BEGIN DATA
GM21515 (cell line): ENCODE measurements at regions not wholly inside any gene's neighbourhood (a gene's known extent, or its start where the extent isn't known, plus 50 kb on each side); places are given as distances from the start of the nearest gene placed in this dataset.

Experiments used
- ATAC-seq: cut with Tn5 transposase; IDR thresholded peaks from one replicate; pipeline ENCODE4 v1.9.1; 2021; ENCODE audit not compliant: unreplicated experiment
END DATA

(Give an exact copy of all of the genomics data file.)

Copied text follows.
GM21515 (cell line): ENCODE measurements at regions not wholly inside any gene's neighbourhood (a gene's known extent, or its start where the extent isn't known, plus 50 kb on each side); places are given as distances from the start of the nearest gene placed in this dataset.

Experiments used
- ATAC-seq: cut with Tn5 transposase; IDR thresholded peaks from one replicate; pipeline ENCODE4 v1.9.1; 2021; ENCODE audit not compliant: unreplicated experiment